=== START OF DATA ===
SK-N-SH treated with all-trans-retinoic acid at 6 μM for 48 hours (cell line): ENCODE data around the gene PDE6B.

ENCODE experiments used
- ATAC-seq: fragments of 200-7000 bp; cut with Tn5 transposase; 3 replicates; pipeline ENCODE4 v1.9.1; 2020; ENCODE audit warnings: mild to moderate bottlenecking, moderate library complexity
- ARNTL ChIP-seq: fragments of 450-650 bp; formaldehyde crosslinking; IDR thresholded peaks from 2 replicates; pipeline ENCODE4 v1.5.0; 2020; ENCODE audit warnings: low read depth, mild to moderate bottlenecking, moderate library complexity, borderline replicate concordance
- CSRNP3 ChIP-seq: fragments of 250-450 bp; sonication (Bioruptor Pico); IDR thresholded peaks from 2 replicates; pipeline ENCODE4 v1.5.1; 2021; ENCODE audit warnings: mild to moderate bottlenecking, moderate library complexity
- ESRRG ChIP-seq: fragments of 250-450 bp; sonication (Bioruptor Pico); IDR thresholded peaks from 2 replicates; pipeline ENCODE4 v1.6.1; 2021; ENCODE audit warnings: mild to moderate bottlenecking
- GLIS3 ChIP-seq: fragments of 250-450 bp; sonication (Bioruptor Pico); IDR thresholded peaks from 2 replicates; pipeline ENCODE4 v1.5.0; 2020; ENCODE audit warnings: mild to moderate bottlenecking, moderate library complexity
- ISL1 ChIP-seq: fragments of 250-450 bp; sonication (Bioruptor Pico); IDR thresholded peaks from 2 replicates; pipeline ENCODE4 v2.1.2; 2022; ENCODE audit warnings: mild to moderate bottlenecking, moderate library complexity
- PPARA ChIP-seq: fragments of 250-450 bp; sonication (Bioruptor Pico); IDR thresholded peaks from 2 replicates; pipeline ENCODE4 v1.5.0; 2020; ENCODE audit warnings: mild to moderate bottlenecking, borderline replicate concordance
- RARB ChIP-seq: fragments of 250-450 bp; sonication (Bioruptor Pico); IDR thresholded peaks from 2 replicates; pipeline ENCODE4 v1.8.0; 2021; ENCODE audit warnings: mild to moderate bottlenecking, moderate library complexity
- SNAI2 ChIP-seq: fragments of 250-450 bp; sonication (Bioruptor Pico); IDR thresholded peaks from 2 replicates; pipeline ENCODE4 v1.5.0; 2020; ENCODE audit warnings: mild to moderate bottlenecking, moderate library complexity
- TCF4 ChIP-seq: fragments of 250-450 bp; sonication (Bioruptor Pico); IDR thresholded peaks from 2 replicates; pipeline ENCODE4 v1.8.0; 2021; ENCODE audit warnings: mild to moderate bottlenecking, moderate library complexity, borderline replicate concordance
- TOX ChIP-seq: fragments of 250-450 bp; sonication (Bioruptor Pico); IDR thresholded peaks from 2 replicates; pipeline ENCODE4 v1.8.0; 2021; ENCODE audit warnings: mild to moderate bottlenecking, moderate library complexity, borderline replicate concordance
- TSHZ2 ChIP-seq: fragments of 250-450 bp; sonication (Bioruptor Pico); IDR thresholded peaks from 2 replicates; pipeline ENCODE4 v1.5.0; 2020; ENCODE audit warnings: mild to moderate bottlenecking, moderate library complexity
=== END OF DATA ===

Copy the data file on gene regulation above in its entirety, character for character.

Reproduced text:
SK-N-SH treated with all-trans-retinoic acid at 6 μM for 48 hours (cell line): ENCODE data around the gene PDE6B.

ENCODE experiments used
- ATAC-seq: fragments of 200-7000 bp; cut with Tn5 transposase; 3 replicates; pipeline ENCODE4 v1.9.1; 2020; ENCODE audit warnings: mild to moderate bottlenecking, moderate library complexity
- ARNTL ChIP-seq: fragments of 450-650 bp; formaldehyde crosslinking; IDR thresholded peaks from 2 replicates; pipeline ENCODE4 v1.5.0; 2020; ENCODE audit warnings: low read depth, mild to moderate bottlenecking, moderate library complexity, borderline replicate concordance
- CSRNP3 ChIP-seq: fragments of 250-450 bp; sonication (Bioruptor Pico); IDR thresholded peaks from 2 replicates; pipeline ENCODE4 v1.5.1; 2021; ENCODE audit warnings: mild to moderate bottlenecking, moderate library complexity
- ESRRG ChIP-seq: fragments of 250-450 bp; sonication (Bioruptor Pico); IDR thresholded peaks from 2 replicates; pipeline ENCODE4 v1.6.1; 2021; ENCODE audit warnings: mild to moderate bottlenecking
- GLIS3 ChIP-seq: fragments of 250-450 bp; sonication (Bioruptor Pico); IDR thresholded peaks from 2 replicates; pipeline ENCODE4 v1.5.0; 2020; ENCODE audit warnings: mild to moderate bottlenecking, moderate library complexity
- ISL1 ChIP-seq: fragments of 250-450 bp; sonication (Bioruptor Pico); IDR thresholded peaks from 2 replicates; pipeline ENCODE4 v2.1.2; 2022; ENCODE audit warnings: mild to moderate bottlenecking, moderate library complexity
- PPARA ChIP-seq: fragments of 250-450 bp; sonication (Bioruptor Pico); IDR thresholded peaks from 2 replicates; pipeline ENCODE4 v1.5.0; 2020; ENCODE audit warnings: mild to moderate bottlenecking, borderline replicate concordance
- RARB ChIP-seq: fragments of 250-450 bp; sonication (Bioruptor Pico); IDR thresholded peaks from 2 replicates; pipeline ENCODE4 v1.8.0; 2021; ENCODE audit warnings: mild to moderate bottlenecking, moderate library complexity
- SNAI2 ChIP-seq: fragments of 250-450 bp; sonication (Bioruptor Pico); IDR thresholded peaks from 2 replicates; pipeline ENCODE4 v1.5.0; 2020; ENCODE audit warnings: mild to moderate bottlenecking, moderate library complexity
- TCF4 ChIP-seq: fragments of 250-450 bp; sonication (Bioruptor Pico); IDR thresholded peaks from 2 replicates; pipeline ENCODE4 v1.8.0; 2021; ENCODE audit warnings: mild to moderate bottlenecking, moderate library complexity, borderline replicate concordance
- TOX ChIP-seq: fragments of 250-450 bp; sonication (Bioruptor Pico); IDR thresholded peaks from 2 replicates; pipeline ENCODE4 v1.8.0; 2021; ENCODE audit warnings: mild to moderate bottlenecking, moderate library complexity, borderline replicate concordance
- TSHZ2 ChIP-seq: fragments of 250-450 bp; sonication (Bioruptor Pico); IDR thresholded peaks from 2 replicates; pipeline ENCODE4 v1.5.0; 2020; ENCODE audit warnings: mild to moderate bottlenecking, moderate library complexity